Thirty-two minutes to sunset

We did our calculations again – final check-in 7.45pm, which meant we would have to start driving by 6.30pm, which meant we had a maximum of 45 minutes before we would have to turn back.

We stepped on it, hoping without wanting to jinx it, that we might hit Bell Rock right on sunset. My legs and lungs were complaining but not my mouth because I wouldn’t dream of giving The Executive reason to imagine himself fitter than me.

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Not far out of the bush, the wall-like rock is the first glimpse of what is to come

We climbed a little more, headed down a gully and up the other side and finally were out on the cliffs with our first view of Bell Rock.

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First glimpse of Bell Rock from above

Fifteen minutes to sunset.

The views stretched to Hawkes Bay and Mahia Peninsula to the east and north and the snowy tops of the Kaimanawa and Kaiweka ranges to the west and south.

Where was the wind? Not a breath.

The birds had gone quiet.

Just us and that ferocious landscape, cutthroat cliffs, undulating hills, the cold white on the distant ranges, the clouds threatening trouble and the sun stealing its warmth away behind the horizon.

It is the sort of big that slows you down and shuts up that ole monkey mind.

The sun was gone and the light turned softer and more radiant with every minute.

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We walked back through silver tussock, watching the sky change. The light was almost gone by the time we reentered the bush.

We strode on for 15 minutes or so, straining to make out what we could of the path.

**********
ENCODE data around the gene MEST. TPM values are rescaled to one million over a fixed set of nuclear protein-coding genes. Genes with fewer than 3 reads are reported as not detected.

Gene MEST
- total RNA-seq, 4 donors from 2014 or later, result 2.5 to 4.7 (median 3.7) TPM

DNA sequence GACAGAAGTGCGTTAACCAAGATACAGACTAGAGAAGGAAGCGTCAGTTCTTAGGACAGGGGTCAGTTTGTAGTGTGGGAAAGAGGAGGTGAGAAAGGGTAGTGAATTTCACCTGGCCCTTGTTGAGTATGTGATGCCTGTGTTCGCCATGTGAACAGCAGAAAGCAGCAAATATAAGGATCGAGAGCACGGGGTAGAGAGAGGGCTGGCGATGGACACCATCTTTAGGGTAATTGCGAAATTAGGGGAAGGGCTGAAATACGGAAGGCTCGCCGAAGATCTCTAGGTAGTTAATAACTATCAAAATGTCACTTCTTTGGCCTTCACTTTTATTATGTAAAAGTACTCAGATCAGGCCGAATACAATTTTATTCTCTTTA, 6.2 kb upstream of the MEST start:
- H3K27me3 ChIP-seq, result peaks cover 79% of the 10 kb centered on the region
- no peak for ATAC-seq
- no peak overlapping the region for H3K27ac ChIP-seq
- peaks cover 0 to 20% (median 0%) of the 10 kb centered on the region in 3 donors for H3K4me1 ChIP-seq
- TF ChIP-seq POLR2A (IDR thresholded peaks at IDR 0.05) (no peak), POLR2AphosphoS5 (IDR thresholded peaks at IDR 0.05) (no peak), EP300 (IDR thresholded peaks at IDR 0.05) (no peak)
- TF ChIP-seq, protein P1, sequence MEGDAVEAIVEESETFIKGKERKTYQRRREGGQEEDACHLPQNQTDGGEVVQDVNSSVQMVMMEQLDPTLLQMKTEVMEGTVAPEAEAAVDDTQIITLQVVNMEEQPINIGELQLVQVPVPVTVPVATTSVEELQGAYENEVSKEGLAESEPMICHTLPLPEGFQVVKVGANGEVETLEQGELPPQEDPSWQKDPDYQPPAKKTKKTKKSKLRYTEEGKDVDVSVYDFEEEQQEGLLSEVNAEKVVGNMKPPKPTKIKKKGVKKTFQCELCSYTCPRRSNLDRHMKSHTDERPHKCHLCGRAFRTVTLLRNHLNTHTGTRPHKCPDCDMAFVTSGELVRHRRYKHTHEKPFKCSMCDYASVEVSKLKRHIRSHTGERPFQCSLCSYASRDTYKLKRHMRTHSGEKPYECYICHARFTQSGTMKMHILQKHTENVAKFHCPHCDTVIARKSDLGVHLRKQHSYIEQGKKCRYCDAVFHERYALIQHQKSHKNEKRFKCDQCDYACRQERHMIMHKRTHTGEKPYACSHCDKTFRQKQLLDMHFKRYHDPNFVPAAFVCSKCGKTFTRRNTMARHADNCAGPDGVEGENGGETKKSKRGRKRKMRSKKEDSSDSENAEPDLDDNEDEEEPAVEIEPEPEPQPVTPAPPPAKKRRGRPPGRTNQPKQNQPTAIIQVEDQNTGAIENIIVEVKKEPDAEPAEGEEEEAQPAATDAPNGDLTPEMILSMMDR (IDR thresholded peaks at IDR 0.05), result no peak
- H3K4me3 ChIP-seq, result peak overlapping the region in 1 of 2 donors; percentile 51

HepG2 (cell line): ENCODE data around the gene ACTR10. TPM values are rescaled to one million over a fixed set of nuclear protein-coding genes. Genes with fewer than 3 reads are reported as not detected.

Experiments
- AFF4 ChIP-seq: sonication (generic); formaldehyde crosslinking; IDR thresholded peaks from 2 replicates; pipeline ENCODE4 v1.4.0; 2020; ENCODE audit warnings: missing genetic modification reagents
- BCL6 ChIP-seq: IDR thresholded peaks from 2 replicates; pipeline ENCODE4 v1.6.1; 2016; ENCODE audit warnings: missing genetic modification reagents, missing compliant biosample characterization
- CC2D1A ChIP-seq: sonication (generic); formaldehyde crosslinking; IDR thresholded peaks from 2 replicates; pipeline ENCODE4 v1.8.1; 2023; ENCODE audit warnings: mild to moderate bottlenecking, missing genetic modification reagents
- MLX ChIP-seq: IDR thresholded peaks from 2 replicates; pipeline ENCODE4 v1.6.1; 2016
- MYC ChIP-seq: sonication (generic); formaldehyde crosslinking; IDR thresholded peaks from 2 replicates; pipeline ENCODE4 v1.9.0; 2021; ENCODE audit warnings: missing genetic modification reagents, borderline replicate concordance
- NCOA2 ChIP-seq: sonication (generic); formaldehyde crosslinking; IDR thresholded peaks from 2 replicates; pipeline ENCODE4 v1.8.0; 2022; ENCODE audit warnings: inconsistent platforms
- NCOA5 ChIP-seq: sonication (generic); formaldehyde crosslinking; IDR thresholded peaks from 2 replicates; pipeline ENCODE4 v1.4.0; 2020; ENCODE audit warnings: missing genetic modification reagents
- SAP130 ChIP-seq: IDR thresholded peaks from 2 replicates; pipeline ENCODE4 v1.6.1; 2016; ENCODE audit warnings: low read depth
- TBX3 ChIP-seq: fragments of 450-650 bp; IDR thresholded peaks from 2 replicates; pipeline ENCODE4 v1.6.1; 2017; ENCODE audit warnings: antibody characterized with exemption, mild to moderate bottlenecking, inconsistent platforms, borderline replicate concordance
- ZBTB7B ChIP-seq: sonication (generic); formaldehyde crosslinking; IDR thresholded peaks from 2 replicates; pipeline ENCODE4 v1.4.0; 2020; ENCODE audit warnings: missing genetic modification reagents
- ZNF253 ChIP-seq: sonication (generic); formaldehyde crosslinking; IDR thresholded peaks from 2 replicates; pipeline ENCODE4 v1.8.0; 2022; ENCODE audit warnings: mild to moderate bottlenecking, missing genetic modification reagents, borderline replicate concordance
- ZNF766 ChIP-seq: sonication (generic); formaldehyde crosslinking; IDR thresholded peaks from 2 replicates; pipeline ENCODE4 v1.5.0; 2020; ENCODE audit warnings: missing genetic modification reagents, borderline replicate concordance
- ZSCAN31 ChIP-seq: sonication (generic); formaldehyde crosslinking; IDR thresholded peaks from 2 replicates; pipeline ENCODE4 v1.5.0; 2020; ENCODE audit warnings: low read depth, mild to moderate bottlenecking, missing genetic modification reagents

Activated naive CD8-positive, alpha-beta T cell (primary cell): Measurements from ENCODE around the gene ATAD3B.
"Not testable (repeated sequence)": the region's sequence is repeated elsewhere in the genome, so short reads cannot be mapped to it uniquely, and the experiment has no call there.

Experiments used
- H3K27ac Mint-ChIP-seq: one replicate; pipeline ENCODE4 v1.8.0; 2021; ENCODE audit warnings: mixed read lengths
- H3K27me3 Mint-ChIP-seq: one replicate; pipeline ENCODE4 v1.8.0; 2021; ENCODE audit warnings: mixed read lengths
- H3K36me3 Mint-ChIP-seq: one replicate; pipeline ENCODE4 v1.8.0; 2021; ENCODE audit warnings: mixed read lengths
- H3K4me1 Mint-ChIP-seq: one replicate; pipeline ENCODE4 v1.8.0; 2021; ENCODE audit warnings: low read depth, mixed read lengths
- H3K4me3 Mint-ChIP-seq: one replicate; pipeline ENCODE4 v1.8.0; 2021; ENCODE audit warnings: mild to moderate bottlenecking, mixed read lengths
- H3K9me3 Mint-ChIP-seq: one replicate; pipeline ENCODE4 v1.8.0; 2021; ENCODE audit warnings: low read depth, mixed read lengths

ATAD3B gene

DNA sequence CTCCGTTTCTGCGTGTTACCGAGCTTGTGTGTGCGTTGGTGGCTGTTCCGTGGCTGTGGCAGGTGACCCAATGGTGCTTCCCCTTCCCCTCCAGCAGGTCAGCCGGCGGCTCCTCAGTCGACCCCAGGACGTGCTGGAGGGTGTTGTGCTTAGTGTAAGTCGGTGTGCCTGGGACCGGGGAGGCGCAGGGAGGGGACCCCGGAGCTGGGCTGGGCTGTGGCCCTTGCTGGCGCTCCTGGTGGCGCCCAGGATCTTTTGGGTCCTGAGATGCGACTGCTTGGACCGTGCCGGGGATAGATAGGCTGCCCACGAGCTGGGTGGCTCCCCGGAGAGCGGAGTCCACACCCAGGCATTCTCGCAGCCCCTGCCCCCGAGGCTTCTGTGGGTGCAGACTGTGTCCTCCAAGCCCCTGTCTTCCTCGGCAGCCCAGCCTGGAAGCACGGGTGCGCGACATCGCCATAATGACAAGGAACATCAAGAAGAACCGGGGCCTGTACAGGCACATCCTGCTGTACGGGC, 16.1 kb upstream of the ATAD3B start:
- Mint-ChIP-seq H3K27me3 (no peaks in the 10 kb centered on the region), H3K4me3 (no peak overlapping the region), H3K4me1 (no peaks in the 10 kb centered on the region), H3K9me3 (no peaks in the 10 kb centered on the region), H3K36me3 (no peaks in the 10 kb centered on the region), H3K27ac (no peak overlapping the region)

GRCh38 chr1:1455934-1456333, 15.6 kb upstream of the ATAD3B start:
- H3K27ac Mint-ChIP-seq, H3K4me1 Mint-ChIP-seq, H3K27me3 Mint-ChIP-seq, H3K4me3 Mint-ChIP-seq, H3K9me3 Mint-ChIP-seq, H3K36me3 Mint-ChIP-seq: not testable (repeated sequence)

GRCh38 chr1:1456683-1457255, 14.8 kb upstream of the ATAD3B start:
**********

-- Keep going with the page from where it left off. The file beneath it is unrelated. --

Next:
Eventually we turned on the torches. It was easy going and peaceful. There was plenty of time.

Then the telephone rang. It was Nana. A minor problem involving Large and a missed rendezvous.

The magic slammed hands on hips, rolled eyes and prepared to stalk off, but the call was over in the nick of time.

Exactly two hours after leaving the car, we stepped out of the bush and back into our lives again. Tired and happy.

Large was found and fine. Small and Medium were fine. We were all fine.

And now that I’m back at home I just cannot stop looking at the photos. I could just dive right in.

“I didn’t know you went to the Grand Canyon!” Medium said. “You told us you went to Napier!”

Well yes we did.  But it felt further. And it was same feeling I have had in so many mountainous places here and abroad – something about being able to breathe easier, feel my feet on the ground, know that little things are little things.

I think I have been spending too much time in the city.

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12 thoughts on “The calming effect of big country

  1. Brilliant Karen
    I am sure one day big little and small will look back on all these adventures with a joyful pride.
    To have such adeventerious parents can only be described as outstanding.

  2. I agree with medium I thought you had rushed off to the Grand Canyon and not told us! How stunning are those photos welcome back catinmythroat I so missed your posts I lived vicariously through your life X Marg

  3. Wow! That’s all I can say. I wish I’d been there. And The Executive man is wearing SHORTS!!!! It was so cold that night!